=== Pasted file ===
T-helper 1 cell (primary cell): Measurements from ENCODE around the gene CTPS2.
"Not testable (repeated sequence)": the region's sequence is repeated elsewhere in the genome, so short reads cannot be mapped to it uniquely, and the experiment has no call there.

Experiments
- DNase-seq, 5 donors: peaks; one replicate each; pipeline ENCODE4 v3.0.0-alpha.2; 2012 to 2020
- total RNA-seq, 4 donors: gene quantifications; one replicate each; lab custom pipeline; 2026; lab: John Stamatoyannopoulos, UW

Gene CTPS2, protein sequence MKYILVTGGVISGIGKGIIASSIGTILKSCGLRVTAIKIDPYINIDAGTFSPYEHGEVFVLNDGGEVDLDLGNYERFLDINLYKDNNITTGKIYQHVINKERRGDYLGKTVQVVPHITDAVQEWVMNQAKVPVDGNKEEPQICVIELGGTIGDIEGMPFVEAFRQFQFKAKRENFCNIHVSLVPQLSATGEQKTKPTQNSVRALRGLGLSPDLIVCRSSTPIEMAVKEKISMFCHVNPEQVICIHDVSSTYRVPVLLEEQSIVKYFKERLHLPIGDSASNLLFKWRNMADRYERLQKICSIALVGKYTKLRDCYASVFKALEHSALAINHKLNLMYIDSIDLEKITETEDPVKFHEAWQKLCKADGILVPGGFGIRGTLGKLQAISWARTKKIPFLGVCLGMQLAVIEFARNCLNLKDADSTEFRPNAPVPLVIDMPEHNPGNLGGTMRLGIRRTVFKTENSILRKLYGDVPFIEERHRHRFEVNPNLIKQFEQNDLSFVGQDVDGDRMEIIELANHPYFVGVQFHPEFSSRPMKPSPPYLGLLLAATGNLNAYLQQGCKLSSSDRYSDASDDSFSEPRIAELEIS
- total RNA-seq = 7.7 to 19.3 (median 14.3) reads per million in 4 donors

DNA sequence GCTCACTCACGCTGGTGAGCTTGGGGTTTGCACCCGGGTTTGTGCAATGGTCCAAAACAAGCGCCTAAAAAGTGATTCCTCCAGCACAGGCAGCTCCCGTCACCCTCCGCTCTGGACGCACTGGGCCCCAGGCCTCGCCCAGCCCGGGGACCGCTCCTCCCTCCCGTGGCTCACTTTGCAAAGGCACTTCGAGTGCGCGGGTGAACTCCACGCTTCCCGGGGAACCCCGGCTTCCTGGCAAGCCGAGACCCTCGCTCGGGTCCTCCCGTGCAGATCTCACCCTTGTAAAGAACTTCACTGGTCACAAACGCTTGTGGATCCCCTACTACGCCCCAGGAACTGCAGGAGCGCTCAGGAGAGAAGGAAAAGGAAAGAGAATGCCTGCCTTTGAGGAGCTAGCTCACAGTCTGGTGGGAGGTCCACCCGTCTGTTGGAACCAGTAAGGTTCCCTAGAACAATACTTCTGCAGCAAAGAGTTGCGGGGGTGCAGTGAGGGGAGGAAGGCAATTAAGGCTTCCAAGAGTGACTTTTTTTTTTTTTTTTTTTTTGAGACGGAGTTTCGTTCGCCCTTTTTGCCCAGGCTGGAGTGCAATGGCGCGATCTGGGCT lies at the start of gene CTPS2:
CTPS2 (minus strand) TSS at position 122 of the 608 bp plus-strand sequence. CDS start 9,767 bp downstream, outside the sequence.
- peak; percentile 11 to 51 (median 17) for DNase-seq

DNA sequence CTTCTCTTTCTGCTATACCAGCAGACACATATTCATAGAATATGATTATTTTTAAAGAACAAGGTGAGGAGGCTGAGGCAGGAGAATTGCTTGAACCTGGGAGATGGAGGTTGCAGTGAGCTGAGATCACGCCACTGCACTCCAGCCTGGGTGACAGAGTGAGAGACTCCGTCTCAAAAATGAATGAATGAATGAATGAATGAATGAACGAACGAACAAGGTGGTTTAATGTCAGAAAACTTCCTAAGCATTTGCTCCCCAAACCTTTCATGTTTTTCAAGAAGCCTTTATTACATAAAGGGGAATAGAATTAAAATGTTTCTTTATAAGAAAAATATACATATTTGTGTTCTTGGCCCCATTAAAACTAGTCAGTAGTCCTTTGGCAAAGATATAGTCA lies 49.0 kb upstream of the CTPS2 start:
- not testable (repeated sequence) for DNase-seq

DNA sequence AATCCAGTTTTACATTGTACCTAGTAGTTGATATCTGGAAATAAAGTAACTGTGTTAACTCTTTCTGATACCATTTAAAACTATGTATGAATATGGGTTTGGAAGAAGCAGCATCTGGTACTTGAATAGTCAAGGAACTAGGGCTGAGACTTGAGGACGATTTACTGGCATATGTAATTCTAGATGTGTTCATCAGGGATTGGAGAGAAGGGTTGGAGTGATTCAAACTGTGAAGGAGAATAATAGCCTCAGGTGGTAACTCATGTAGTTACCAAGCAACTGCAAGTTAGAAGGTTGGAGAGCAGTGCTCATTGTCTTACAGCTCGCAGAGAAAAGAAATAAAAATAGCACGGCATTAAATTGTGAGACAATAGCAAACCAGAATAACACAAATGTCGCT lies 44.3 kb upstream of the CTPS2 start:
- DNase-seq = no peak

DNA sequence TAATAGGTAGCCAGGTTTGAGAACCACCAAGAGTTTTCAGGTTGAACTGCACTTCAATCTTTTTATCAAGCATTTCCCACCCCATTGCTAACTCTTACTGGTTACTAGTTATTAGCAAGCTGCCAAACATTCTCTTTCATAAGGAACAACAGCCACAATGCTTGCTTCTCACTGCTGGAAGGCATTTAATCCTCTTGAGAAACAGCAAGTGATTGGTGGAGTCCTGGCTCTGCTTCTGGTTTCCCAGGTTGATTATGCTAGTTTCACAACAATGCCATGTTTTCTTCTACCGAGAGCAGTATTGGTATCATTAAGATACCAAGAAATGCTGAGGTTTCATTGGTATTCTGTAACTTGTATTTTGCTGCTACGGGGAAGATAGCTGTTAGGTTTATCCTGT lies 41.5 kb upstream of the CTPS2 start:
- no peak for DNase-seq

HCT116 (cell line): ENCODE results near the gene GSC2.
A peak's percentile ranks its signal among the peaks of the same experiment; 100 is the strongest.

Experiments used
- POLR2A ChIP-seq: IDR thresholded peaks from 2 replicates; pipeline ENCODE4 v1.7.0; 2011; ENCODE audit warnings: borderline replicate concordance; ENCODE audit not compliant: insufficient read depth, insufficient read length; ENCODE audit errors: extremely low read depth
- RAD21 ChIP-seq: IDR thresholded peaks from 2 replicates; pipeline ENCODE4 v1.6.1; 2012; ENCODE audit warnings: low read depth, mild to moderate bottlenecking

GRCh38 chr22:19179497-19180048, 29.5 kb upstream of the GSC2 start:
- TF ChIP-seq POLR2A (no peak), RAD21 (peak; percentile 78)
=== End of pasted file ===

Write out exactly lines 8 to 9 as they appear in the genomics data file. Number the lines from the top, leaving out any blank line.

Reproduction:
DNA sequence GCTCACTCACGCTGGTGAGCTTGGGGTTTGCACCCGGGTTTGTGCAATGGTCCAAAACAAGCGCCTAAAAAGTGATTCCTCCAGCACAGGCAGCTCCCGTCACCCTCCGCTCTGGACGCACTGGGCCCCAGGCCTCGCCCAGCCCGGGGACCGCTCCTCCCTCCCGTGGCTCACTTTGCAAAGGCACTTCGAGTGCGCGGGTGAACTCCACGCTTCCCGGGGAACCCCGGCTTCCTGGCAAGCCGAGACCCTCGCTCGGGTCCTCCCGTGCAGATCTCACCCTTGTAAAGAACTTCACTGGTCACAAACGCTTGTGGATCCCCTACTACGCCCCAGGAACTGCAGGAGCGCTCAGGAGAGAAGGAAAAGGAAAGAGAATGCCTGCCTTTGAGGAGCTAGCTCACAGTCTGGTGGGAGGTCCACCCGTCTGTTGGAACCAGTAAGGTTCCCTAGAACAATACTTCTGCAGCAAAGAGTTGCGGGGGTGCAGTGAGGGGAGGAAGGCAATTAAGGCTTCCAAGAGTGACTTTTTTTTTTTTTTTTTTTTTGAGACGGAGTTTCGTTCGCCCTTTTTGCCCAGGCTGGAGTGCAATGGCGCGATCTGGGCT lies at the start of gene CTPS2:
CTPS2 (minus strand) TSS at position 122 of the 608 bp plus-strand sequence. CDS start 9,767 bp downstream, outside the sequence.